Shaymaa Arif: Heritage and Identity

Wow, today is the day we embark on an epic journey towards the World Heritage Committee Session in Poland and I can honestly say that is the only thing pushing me to finish this final paper (I still have thousands of words to write- won’t mention the exact number because even just acknowledging that makes me nervous).

Heritage has been an important issue to my heart for a long, long time. Being originally Iraqi- Syrian, I have never actually visited my roots. I have spent my life living between the UAE and Aotearoa and the gulf is the only East I have ever truly experienced. Regardless of that, however, I have always felt a connection to my motherlands.

I’ve often dreamt about walking through the street-markets of Damascus, or praying at Masjid Al Umawi. I’ve dreamt about breathing in the air of Baghdad, and soaking in its rich history. But the truth is that the beauty of both countries through the eyes of family and friends has completely been altered by the many conflicts and tragedies that has been inflicted on them.

To me, heritage forms a portion of our identities. Heritage sites are not simply brick and stone monuments that have been built and erected to please the eyes, they were built to present the story of a nation’s journey. Their struggles, their accomplishments, their path to get to where they are now.

Just recently, The Grand Al Nouri Masjid was shelled and its iconic leaning minaret was destroyed. This site along with many others in conflict zones have been destroyed due to ongoing battles and when the sites do get destroyed, you often hear a lot of arguments from all sides blaming the other for the incident. Honestly, I don’t really care anymore about those arguments. I care about making it clear once and for all that the protection of heritage sites is so incredibly important and taking that away is stripping away our connections with the land.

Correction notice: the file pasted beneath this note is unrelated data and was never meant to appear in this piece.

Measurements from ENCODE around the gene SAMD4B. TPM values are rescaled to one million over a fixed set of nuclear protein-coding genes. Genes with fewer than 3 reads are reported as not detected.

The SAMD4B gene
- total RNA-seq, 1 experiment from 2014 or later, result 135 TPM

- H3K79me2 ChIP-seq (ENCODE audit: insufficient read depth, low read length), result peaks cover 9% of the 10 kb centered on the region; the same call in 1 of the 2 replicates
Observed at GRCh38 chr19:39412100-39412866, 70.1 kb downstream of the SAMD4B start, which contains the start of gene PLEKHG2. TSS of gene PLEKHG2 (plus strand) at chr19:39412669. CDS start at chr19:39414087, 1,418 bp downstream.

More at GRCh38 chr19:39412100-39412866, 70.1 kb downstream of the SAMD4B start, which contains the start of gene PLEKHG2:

It is trying to erase traces of a civilisation and a people by way of erasing their history. There needs to be a bigger movement, a bigger push to educate the world on the importance of protecting heritage. Organisations like the International Committee of the Blue Shield have worked on the ground in countries like Iraq and have been able to reach out to military during armed conflict in order to discuss the vitality of heritage sites so that it may be protected. However, organisations like the Blue Shield barely get enough funding. The way we view our cultural heritage needs to be taken a lot more seriously.

I have never been to a United Nations conference and I know this will be extremely eye-opening, but I hope I can see real effort into protection happen. The world really needs to unite to shout out from rooftops that the protection of historical heritage sites is crucial, and if one site is destroyed, we will rebuild five more. They may attempt to destroy our identities and our past, but again, we will always rebuild.

I have a lot more to write but its 7 am and we're getting ready to go to Eid Prayers!

I'll let you know how it all goes but until then, catch you on the flip side, Aotearoa!

(Final note: I’d also like to add that the protection of sites is no way to be compared with the protection of civilian life. Many victims of conflict have been disappointed and hurt that people are focusing on heritage sites more than victims but there is no comparison- human life is infinite times more valuable. If I can write a blog-post on the protection of civilians during armed conflict, it would go on for pages and pages.)

All posts by Institute delegates reflect their own thoughts, opinions and experiences.


Posted on June 26, 2017 and filed under World Heritage 2017.